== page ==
p.s. -- I had the pleasure of interviewing Greg Ross, proprietor of Futility Closet, back in 2012, for Math-Frolic (great seeing him strike out on his own with a book and a new podcast):


Monday, March 17, 2014

John Allen Paulos... Spreading Math Literacy

Math-Frolic Interview #22

"For most nonscientists, what's most important in science education is not the imparting of any particular set of facts... but the development of a scientific habit of mind: How would I test that? What's the evidence for it? How does this relate to other facts and principles? The same, I think, holds true in mathematics education. Remembering this formula or that theorem is less important for most people than is the ability to look at a situation quantitatively, to note logical, probabilistic, and spatial relationships, and to muse mathematically."
                                                                -- John Allen Paulos (from "Beyond Numeracy")

John Allen Paulos was the recipient of the 2013 Joint Policy Board for Mathematics Communications Award, a well-deserved award that puts him in some fine company. I imagine that most readers of this blog have read one or more of Paulos' several books (my own favorite is "Beyond Numeracy"). He's a professor of mathematics at Temple University, with a homepage here: https://math.temple.edu/~paulos/

Enjoy his responses below, and you can follow him on Twitter at: @johnallenpaulos


1. I'll start with a quirky question: probably most people have middle names, but you actually seem to USE yours all the time (at least I always see you referenced as "John ALLEN Paulos")… can you tell us what, if anything, is the significance of your middle name?

Using my middle name is probably just an inertial continuation of a practice dating from my first writings. I don’t know any deeper reason. Perhaps a soupcon of vanity, narcissism, grandiosity, fear of parakeets? Or maybe it’s related to the fact that I was born on July 4th and when I was a toddler my parents told me the fireworks were for me and thus I grew to believe I needed a grander name. I joked in Innumeracy that I use “Allen” to distinguish myself from the then Pope John Paul. Except in bylines, book blurbs, and public contexts I go by John Paulos, never John Allen Paulos, which in everyday contexts sounds affected.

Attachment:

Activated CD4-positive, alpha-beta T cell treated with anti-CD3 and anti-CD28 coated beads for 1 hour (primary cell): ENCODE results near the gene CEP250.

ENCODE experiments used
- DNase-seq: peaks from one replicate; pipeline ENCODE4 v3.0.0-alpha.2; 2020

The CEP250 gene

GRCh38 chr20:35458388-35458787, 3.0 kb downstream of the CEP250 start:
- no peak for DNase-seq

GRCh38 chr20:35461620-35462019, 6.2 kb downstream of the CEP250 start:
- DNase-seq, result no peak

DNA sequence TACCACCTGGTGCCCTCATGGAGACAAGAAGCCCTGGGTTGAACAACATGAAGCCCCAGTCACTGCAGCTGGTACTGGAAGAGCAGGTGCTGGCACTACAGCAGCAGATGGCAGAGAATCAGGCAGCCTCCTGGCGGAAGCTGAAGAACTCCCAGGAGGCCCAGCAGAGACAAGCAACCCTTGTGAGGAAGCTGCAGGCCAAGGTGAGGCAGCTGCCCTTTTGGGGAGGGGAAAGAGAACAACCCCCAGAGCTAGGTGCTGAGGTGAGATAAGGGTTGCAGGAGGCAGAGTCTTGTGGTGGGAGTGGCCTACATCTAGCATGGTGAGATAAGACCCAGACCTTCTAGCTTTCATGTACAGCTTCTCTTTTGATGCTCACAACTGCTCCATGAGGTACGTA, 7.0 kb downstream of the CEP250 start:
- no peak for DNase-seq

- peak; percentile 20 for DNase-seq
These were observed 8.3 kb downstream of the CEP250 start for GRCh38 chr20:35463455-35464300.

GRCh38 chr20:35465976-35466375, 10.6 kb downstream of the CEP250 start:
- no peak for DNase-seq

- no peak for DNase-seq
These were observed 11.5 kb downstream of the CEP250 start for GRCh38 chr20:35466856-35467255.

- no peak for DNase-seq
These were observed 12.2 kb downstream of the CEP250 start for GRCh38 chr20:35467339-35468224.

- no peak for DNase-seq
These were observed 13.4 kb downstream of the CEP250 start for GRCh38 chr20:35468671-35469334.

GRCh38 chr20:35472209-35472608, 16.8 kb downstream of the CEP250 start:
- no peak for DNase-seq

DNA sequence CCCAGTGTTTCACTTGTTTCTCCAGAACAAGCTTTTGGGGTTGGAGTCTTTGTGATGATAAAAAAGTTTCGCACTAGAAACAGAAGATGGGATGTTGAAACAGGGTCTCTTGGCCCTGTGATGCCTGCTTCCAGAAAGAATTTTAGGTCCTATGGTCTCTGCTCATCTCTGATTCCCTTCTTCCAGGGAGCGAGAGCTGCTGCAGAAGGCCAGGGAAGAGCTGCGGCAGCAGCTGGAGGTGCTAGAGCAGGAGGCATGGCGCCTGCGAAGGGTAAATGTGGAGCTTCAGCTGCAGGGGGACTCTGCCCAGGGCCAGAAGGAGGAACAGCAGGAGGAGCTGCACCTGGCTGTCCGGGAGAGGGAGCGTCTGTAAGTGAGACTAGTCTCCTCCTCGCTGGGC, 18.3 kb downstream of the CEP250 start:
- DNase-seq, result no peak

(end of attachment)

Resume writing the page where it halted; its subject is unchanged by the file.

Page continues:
2) On to my more usual inquiries… Do you recall when you first got interested in mathematics, and at what point you knew you wished to pursue it professionally?

 A few relevant early memories. I was very interested in sports, especially baseball, in grade school and once caught my bully of a math teacher in a mistake. I loved algebra and solved a few problems that no one else in the class did. Also read popular math books. A brash atheist in junior high, I became enamored with Bertrand Russell and learned he was both a philosopher and a mathematician. Despite this attraction to and affinity for math, as an undergraduate at the University of Wisconsin I at one time or another majored or seriously considered majoring in English, classics, philosophy, and physics. Yet I always returned to math.

3) Among the many books you've written do you have a favorite, and are you currently working on a new volume that you can tell us about?

The old saying about loving all your children equally does extend to books. That being said, Innumeracy, A Mathematician Reads the Newspaper, and I Think, Therefore I Laugh are probably the first among equals. Yes, I am working on a new book about the mathematical aspects of biographies.

[hmmm... "mathematical aspects of biographies"... I'm not even quite sure what that means, but sounds interesting!]

4) One of the main focuses of your writing over the years has been mathematical literacy, or "numeracy." It seems to me that math literacy (probably science literacy in general) in this country hasn't changed much over say the last five decades, or has DECLINED! Do you feel the same, and is that discouraging?